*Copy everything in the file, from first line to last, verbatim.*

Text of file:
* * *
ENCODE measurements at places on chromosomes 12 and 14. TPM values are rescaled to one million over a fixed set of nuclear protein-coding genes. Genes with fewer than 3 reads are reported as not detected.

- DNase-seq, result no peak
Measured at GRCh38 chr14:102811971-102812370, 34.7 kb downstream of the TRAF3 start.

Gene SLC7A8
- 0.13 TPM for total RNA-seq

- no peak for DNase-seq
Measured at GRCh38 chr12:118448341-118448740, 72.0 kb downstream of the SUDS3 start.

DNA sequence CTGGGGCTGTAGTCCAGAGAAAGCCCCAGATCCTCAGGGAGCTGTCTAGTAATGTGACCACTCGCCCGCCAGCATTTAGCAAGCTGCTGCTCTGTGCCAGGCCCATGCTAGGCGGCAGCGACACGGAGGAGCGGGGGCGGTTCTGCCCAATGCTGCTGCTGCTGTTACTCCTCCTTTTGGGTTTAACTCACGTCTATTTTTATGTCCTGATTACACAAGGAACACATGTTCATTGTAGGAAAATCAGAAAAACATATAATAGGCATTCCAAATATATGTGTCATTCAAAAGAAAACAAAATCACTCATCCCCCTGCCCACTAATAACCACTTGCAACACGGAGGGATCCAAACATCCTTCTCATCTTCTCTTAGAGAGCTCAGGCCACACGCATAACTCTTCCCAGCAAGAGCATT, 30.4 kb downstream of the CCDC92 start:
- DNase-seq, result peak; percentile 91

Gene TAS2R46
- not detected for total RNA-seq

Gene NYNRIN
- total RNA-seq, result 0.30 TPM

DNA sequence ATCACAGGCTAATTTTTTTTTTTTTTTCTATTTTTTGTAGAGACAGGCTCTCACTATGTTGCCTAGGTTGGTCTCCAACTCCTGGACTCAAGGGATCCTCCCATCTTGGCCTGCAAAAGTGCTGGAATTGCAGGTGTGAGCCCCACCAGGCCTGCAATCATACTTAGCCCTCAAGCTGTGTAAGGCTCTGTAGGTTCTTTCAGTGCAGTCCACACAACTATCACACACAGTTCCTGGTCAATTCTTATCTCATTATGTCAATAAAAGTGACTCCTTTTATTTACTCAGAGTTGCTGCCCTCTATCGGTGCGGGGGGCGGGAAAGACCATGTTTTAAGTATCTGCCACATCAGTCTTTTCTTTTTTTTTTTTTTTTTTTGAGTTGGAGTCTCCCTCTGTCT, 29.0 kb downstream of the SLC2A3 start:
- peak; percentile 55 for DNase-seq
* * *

ENCODE measurements at places on chromosomes 12 and 14. TPM values are rescaled to one million over a fixed set of nuclear protein-coding genes. Genes with fewer than 3 reads are reported as not detected.

- DNase-seq, result no peak
Measured at GRCh38 chr14:102811971-102812370, 34.7 kb downstream of the TRAF3 start.

Gene SLC7A8
- 0.13 TPM for total RNA-seq

- no peak for DNase-seq
Measured at GRCh38 chr12:118448341-118448740, 72.0 kb downstream of the SUDS3 start.

DNA sequence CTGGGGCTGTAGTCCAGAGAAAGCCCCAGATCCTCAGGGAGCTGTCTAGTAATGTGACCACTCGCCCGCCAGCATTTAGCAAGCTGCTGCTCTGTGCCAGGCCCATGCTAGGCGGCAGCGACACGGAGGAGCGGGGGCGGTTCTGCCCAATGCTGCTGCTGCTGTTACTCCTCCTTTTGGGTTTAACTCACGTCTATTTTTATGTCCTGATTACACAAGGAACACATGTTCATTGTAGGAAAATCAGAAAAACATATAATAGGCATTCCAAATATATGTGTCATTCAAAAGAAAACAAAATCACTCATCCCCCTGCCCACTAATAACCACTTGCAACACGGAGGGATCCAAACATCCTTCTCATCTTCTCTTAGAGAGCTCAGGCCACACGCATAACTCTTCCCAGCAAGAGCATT, 30.4 kb downstream of the CCDC92 start:
- DNase-seq, result peak; percentile 91

Gene TAS2R46
- not detected for total RNA-seq

Gene NYNRIN
- total RNA-seq, result 0.30 TPM

DNA sequence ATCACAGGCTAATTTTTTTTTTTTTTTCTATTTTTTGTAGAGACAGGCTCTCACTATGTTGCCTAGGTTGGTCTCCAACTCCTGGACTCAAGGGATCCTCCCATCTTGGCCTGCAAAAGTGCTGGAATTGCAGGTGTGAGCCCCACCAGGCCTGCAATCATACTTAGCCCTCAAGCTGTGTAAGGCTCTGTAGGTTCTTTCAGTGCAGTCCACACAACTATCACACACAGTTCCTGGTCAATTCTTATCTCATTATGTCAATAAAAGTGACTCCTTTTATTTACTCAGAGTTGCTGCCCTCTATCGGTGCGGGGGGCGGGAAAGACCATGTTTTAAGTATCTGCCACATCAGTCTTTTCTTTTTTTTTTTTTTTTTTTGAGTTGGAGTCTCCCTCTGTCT, 29.0 kb downstream of the SLC2A3 start:
- peak; percentile 55 for DNase-seq